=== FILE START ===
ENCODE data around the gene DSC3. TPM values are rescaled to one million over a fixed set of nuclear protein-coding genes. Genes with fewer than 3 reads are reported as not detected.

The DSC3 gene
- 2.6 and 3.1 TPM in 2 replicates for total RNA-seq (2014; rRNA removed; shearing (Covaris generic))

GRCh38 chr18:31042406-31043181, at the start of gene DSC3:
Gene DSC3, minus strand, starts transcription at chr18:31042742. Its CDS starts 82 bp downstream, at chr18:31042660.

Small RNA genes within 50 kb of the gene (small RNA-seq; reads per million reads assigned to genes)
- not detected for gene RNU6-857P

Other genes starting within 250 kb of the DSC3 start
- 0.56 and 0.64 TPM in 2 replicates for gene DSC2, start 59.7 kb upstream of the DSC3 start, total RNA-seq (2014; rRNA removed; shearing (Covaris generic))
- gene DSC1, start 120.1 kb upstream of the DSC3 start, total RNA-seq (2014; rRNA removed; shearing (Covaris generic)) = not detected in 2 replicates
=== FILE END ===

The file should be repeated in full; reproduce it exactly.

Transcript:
ENCODE data around the gene DSC3. TPM values are rescaled to one million over a fixed set of nuclear protein-coding genes. Genes with fewer than 3 reads are reported as not detected.

The DSC3 gene
- 2.6 and 3.1 TPM in 2 replicates for total RNA-seq (2014; rRNA removed; shearing (Covaris generic))

GRCh38 chr18:31042406-31043181, at the start of gene DSC3:
Gene DSC3, minus strand, starts transcription at chr18:31042742. Its CDS starts 82 bp downstream, at chr18:31042660.

Small RNA genes within 50 kb of the gene (small RNA-seq; reads per million reads assigned to genes)
- not detected for gene RNU6-857P

Other genes starting within 250 kb of the DSC3 start
- 0.56 and 0.64 TPM in 2 replicates for gene DSC2, start 59.7 kb upstream of the DSC3 start, total RNA-seq (2014; rRNA removed; shearing (Covaris generic))
- gene DSC1, start 120.1 kb upstream of the DSC3 start, total RNA-seq (2014; rRNA removed; shearing (Covaris generic)) = not detected in 2 replicates